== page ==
Conversation with a Committee of the United States House of Representatives
[Philadelphia, 12 March 1792]1
The President informed the Committee that the request of the House of Representatives, contained in the Resolution now handed to him, should be complied with.2 And added, that the letter from the King of France having been communicated to the House merely as a piece of information, and there being a Vessel to sail immediately for France he had answered the letter. But, upon learning that this Resolution had been passed in the House, the Secretary of State had been desired to get back the answer, which was already on board the Vessel, that another might be written, communicating the sentiments of the House agreeably to their request.3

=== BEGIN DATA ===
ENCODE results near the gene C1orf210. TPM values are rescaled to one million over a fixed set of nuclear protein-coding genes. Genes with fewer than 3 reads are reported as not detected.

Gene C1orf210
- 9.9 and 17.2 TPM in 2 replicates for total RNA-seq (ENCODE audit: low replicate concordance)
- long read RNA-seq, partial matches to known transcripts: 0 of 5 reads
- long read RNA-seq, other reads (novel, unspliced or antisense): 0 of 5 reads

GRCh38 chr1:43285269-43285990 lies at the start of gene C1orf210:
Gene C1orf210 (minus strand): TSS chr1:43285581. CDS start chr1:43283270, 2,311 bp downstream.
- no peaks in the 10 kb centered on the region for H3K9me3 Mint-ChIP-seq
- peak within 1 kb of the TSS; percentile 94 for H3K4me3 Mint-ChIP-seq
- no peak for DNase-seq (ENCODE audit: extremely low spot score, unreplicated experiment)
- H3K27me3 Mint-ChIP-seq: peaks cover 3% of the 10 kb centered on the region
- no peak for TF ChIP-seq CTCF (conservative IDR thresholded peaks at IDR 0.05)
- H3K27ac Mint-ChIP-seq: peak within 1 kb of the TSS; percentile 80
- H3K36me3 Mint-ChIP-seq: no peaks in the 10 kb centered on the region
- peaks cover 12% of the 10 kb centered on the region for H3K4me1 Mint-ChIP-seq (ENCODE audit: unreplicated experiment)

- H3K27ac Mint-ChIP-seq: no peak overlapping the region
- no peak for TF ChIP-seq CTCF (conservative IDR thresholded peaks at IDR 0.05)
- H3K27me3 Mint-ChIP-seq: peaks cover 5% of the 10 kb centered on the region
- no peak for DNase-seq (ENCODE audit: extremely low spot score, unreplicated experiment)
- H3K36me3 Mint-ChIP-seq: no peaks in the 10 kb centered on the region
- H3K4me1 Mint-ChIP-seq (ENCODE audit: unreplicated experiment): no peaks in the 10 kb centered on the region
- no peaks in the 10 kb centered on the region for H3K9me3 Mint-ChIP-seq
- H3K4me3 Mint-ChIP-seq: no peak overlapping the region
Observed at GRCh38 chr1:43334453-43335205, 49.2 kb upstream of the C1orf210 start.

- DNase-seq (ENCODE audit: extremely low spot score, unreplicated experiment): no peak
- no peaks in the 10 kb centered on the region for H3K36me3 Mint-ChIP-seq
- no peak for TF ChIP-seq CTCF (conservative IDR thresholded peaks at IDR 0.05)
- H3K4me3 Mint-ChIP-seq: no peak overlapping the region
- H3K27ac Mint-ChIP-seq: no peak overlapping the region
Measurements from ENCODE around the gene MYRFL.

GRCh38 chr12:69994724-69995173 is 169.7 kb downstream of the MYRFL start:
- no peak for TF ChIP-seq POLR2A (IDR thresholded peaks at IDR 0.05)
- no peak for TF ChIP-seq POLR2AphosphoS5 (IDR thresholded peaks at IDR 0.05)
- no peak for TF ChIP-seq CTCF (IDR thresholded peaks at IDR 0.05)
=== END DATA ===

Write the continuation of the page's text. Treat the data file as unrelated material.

Sometime before 9 A.M. on 12 Mar., GW wrote to Thomas Jefferson: “The P——would be glad to see Mr Jefferson immediately, and requests him to bring the Copy of the P——t’s letter to the French King with him” (AL, DLC: Jefferson Papers). Jefferson later this day described their meeting: “Mar. 12. 92. sent for by the Presidt & desired to bring the letter he had signed to the k. of France. went. he said the H. of Repr. had on Saturday [10 Mar.] taken up the communication he had made of the king’s letter to him, and come to a vote in their own name, that he did not expect this when he sent his message & the letter, otherwise he would have sent the message without the letter as I had proposed. that he apprehendd the legislature wd be endeavoring to invade the executive. I told him I hd understood the house had resolved to request him to join their congratulations to his on the completion & acceptance of the constitution on which part of the vote there were only 2. dissentients ([Robert] Barnwell & [Egbert] Benson) that the vote was 35. to 16 on that part which expressed an approbation of the wisdom of the constitution: that in the letter he had signed I had avoided saying a word in approbation of the constitution, not knowing whether the King in his heart approved it. why indeed says he I begin to doubt very much of the affairs of France. there are papers from London as late as the 10th of Jan. which represent them as going into confusion. he read over the letter he had signed, found there was not a word which could commit his judgment about the constitution, & gave it me back again—this is one of many proofs I have had of his want of confidence in the event of the French revolution. the fact is that Gouverneur Morris, a high flying Monarchy-man, shutting his eyes & his faith to every fact against his wishes, & believing every thing he desires to be true, has kept the President’s mind constantly poisoned with his forebodings. that the President wishes the revolution may be established I believe from several indications. I remember when I recd the news of the king’s flight & capture, I first told him of it at his assembly. I never saw him so much dejected by any event in my life. he expressed clearly on this occasion his disapprobation of the legislature referring things to the heads of departments” (Jefferson’s Memoranda of Consultations with the President, 11 Mar.–9 April 1792, DLC:Jefferson Papers).